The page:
Neuroscientists from the University of Glasgow have demonstrated that our brains experience the world in discrete snapshots determined by the cycles of brain rhythms. While studying a brain rhythm associated with visual cortex, they used a “simple trick” to affect and “reset” the oscillations of this rhythm.
It has long been suspected that humans do not experience the world continuously, but rather in rapid snapshots.
Now, researchers at the University of Glasgow have demonstrated this is indeed the case. Just as the body goes through a 24-hour sleep-wake cycle controlled by a circadian clock, brain function undergoes such cyclic activity – albeit at a much faster rate.
Professor Gregor Thut of the Institute of Neuroscience and Psychology, said: “Rhythms are intrinsic to biological systems. The circadian rhythm, with its very slow periodicity of sleep and wake cycles every 24 hours has an obvious, periodic effect on bodily functions.
“Brain oscillations – the recurrent neural activity that we see in the brain – also show periodicity but cycle at much faster speeds. What we wanted to know was whether brain function was affected in a cyclic manner by these rapid oscillations.”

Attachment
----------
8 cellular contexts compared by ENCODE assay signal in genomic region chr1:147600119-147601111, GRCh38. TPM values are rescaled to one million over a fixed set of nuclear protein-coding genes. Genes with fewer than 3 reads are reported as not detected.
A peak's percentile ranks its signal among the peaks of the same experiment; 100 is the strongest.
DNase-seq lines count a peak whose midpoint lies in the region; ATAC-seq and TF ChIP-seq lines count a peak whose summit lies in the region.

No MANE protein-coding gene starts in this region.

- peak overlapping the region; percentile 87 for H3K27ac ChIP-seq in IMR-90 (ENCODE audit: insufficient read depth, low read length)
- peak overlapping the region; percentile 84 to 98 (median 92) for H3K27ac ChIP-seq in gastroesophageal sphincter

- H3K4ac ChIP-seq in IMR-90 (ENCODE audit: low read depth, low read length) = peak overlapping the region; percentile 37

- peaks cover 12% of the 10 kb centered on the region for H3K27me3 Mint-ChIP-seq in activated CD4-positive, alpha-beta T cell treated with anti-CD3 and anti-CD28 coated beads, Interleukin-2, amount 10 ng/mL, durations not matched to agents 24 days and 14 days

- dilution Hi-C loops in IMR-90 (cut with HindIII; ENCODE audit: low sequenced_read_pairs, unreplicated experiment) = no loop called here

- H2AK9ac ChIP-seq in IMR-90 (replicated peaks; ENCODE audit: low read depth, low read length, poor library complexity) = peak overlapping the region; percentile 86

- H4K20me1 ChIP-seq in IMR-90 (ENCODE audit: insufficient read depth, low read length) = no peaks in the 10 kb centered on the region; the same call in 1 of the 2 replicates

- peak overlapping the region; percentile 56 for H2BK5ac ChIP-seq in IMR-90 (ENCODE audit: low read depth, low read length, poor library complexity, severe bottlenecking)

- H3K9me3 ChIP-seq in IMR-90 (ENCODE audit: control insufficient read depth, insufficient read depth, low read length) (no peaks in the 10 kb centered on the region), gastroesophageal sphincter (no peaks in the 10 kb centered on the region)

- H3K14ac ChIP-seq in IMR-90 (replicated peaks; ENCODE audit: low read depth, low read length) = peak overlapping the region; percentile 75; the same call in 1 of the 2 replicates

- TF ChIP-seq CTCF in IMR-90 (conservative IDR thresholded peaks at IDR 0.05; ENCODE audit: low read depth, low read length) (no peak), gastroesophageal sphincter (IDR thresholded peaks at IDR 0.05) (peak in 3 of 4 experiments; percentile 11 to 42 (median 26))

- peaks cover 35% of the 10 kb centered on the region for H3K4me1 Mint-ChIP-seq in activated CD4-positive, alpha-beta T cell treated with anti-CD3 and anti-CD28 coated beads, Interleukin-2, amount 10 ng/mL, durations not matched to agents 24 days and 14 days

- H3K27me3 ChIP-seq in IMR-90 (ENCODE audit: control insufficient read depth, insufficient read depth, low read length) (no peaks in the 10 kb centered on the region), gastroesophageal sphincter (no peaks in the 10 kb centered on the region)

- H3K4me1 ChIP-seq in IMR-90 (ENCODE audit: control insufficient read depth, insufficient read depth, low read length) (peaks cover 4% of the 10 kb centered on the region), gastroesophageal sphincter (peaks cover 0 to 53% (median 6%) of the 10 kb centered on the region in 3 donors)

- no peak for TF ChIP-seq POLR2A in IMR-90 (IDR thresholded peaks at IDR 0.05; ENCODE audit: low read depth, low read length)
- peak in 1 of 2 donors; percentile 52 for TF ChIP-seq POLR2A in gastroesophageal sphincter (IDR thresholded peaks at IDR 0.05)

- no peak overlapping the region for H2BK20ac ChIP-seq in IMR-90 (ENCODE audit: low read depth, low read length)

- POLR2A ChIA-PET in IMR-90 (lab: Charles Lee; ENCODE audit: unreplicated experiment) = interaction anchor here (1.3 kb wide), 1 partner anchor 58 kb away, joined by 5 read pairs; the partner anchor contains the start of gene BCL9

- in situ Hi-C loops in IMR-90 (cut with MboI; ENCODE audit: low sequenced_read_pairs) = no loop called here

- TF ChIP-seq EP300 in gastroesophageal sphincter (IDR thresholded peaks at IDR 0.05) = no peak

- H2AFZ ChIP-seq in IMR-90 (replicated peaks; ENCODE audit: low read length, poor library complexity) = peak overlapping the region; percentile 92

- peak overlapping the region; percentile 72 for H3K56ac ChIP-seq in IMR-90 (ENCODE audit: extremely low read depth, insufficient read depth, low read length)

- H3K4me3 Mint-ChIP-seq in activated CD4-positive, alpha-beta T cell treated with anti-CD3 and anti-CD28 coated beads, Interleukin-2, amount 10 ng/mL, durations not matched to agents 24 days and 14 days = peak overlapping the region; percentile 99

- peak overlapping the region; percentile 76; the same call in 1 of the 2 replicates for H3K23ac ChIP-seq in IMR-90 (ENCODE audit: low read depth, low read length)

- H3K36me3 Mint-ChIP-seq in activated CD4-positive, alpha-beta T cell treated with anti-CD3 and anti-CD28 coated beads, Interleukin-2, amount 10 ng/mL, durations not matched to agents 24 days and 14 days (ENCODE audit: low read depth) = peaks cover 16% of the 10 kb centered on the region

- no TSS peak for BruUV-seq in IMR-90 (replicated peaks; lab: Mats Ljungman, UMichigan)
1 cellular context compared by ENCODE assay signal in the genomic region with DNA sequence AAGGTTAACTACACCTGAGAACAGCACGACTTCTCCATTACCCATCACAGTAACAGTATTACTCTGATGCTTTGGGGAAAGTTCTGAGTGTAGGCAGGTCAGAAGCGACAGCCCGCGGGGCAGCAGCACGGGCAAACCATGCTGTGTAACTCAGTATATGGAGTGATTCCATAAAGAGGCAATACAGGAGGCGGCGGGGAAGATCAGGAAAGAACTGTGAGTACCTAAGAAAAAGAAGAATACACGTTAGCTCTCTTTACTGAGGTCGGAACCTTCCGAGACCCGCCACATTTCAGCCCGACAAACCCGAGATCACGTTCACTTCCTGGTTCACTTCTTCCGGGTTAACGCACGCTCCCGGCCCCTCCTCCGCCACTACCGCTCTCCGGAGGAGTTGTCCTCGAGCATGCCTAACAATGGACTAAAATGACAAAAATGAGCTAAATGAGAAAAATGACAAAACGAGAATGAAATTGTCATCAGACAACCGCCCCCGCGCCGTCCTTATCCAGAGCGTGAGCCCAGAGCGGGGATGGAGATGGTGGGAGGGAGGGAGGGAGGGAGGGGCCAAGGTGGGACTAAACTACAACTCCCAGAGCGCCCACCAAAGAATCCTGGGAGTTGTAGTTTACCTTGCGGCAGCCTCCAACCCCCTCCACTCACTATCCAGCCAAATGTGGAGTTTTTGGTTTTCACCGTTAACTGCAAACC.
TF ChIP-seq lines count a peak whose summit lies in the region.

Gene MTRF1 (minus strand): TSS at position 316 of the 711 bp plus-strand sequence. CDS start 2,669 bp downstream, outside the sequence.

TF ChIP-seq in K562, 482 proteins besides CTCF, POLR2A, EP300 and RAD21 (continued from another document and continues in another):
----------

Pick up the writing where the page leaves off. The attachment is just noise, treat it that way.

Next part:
The researchers studied a prominent brain rhythm associated with visual cortex functioning that cycles at a rate of 10 times per second (10Hz).
They used a ‘simple trick’ to affect the oscillations of this rhythm which was presenting a brief sound to ‘reset’ the oscillation.
Testing subsequent visual perception, by using transcranial magnetic stimulation of visual cortex, revealed a cyclic pattern at the very rapid rate of brain oscillations, in time with the underlying brainwaves.
Prof Thut said: “Rhythmicity therefore is indeed omnipresent not only in brain activity but also brain function. For perception, this means that despite experiencing the world as a continuum, we do not sample our world continuously but in discrete snapshots determined by the cycles of brain rhythms.”
The research, ‘Sounds reset rhythms of visual cortex and corresponding human visual perception’ is published in the journal Current Biology.
Source: University of Glasgow
Image: Brain Wave from Shutterstock
A copy of the paper can be found here:
Romei et al., Sounds Reset Rhythms of Visual Cortex and Corresponding Human Visual Perception, Current Biology (2012), doi:10.1016/j.cub.2012.03.025